Why is the notion of sacrifice important in Christianity? One reason is that one basic idea in Christianity is that Jesus of Nazareth sacrificed himself for us, and each Mass (say) is partially a recreation (or rememberance) of this sacrifice. This sacrifice was important because it a) shows Jesus trusted God, and b) was an entrusting to God in the short term of his life and so on, in order that a greater good may come about in the longer term. It wasn’t a losing of his life, as (according to standard Christian belief) Jesus was resurrected in a glorified body after his death.

If we misunderstand what sacrifice is, we might misunderstand a basic part of Christianity. Indeed, it might seem absurd (“what was he sacrificing? he was supposedly resurrected and now reigns at the right hand of the Father!”, and so on). Central to sacrifice is not the notion of loss but of entrusting, and this is of course done because of a belief in a longer-term gain or greater good. That Jesus was (supposedly) resurrected is a sign of God’s benevolence for each of us – if we trust in Him, then in the long-term there will be a greater good not just for society in general, but also for ourselves, according to Christianity.

Again, Christianity is not about lack, but about abundance – through a trusting of (i.e., habitual sacrificing of, fundamentally, one’s ego to) God. I.e., sacrifice is fundamentally not about lack but about abundance, and therefore the symbol of the cross is not about pain and suffering but rather about what that has gained. That’s the idea, anyway.

The point of free will

Humility keeps us cognizant of where we have power, and where we don’t – and why it’s useful to align ourselves with God’s will, according to Christianity.

On the other hand, Christianity emphasizes that we have free will, and therefore ultimate responsibility over our own actions.

The key here is that we have ultimate responsibility over our own actions. It also (correctly) notes that we have little ability to control anything beyond that. Instead, by choosing to do so, Christians can align themselves with God, who can then pull off amazing (‘miraculous‘) things beyond the power of any given human (or so the idea goes).

So there is an interesting balance, between us not being in control (God is) and us having ultimate control over our own actions. ‘Ultimate’ means that there is, in a moment, an ability to be self-conscious and control our action. However, in many cases we simply decide to do something (eat food that isn’t good for us long-term) because we decide to prioritize the moment, for whatever reason. What’s important to note here is that we can also begin to work toward changing the circumstances, such that some context doesn’t occur as much, or at all, say.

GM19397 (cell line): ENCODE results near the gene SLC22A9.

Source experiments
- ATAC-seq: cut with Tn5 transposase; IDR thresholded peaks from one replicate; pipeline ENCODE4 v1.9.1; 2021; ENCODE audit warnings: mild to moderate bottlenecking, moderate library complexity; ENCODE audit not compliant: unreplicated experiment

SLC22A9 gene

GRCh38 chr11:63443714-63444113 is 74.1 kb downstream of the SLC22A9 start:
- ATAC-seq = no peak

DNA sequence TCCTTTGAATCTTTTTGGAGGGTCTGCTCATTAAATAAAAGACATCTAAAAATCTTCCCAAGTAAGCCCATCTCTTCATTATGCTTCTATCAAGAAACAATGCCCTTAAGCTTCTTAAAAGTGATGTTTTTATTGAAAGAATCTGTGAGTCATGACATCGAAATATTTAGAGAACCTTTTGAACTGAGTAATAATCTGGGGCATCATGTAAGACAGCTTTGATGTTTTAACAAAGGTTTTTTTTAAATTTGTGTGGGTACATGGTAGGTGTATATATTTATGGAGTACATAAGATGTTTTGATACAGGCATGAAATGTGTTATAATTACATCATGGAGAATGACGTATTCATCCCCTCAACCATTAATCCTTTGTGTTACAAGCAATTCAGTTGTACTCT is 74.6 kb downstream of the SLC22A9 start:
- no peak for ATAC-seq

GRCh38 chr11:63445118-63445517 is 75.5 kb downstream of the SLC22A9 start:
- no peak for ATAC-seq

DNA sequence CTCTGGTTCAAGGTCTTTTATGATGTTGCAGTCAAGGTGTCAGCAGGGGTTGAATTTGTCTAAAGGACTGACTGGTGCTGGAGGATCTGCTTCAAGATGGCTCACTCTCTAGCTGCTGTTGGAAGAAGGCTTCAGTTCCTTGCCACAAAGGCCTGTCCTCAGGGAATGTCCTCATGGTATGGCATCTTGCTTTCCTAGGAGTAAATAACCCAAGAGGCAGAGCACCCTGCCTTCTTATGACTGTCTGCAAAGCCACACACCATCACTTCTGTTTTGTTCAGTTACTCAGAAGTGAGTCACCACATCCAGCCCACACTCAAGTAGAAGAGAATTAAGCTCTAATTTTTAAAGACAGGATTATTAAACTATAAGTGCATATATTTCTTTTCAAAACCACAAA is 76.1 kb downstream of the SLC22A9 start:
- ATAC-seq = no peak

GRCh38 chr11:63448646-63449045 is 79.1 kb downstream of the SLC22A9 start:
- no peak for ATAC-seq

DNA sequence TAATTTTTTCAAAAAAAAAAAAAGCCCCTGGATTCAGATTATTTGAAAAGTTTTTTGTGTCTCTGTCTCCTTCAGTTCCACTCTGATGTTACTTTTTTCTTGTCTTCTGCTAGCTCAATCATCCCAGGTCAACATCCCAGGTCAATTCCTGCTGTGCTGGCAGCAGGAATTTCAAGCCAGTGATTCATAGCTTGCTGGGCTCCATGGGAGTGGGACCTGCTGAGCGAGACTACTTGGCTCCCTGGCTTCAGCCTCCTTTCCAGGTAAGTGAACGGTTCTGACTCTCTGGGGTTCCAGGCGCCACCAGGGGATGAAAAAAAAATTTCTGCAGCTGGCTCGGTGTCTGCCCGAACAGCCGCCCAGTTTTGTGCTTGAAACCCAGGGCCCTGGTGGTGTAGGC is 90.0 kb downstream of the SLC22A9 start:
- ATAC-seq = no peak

The goal in Christianity is to align ourselves with God’s will, but Christianity recognizes that free will isn’t sufficient. As noted, often we will prioritize short-term over long-term. This is where the development of will-power comes into play. There are various Christian practices aimed at increasing one’s will-power, and these are often called ‘ascetic‘ practices. The word ‘ascetic’ originally was applied to bodily training (for example, going to the gym). In the Christian tradition, it has come to be applied to spiritual training, and in particular to spiritual training aimed at increasing will-power.

Why is will-power important? You can think of the equation as free will x will-power = practical freedom. So, although we have ultimate freedom, often our will-power is so weak that we constantly make short-term decisions. It’s not that we don’t have the ability to decide, but that we haven’t trained our ‘spirit’ to make decisions that tend to benefit us long-term instead of short-term.

The first step in claiming the implicit power of free will is to simply be aware that it exists. Once one remembers one can choose, one can begin to put into place the actions which lead to things like increased will-power (through various spiritual practices, such as certain Christian ascetic practices).

(In this sense, the awareness of free will is the basis of all virtues, which are more or less habits of the mind, because free will ultimately is what allows us to make the decisions which might lead to the creation of those habits of the mind.)

The point of humility

I used to think of the Christian notion of humility as misplaced. It seemed like a good way to avoid responsibility.

Old idea: ‘humility’ is at best false modesty, at worst a way to avoid responsibility, and so tends to make people’s lives worse.

I think this is actually true in some (many?) cases. However, humility can also be very useful:

New idea: humility, as far as it is useful, is a proper understanding of one’s knowledge and ability to influence various things in the world.

That is to say, in reality, it is far easier to over-estimate our knowledge or power than to under-estimate it. In this sense, having a kind of ‘humility’ becomes useful. It’s not something to limit you, but to expand your ability to act, by accurately seeing where the current limits of your ability to influence a situation are. (Similarly, often when one gets frustrated, say, it’s because one thinks that one’s ability to control things extends beyond what it actually does.)

A further benefit of humility in this sense of proper understanding of one’s knowledge and influence on various things in the world is that, in Christianity, this thought process can also remind us about God’s acting. God is much, much more powerful than any given human according to Christianity, and so it makes sense to ground oneself (conceptually) in God and align oneself with God’s will. It makes sense to align oneself because God, who is goodness, also wants what is good – abundance, joy, and so on – for us, according to Christianity.

Christianity also tends to emphasize free will, and so there is an interesting balancing act between free will (one can do something) and humility (proper understanding of one’s knowledge and ability to influence things). In a sense, though, they are complementary notions properly understood, but that deserves a separate post!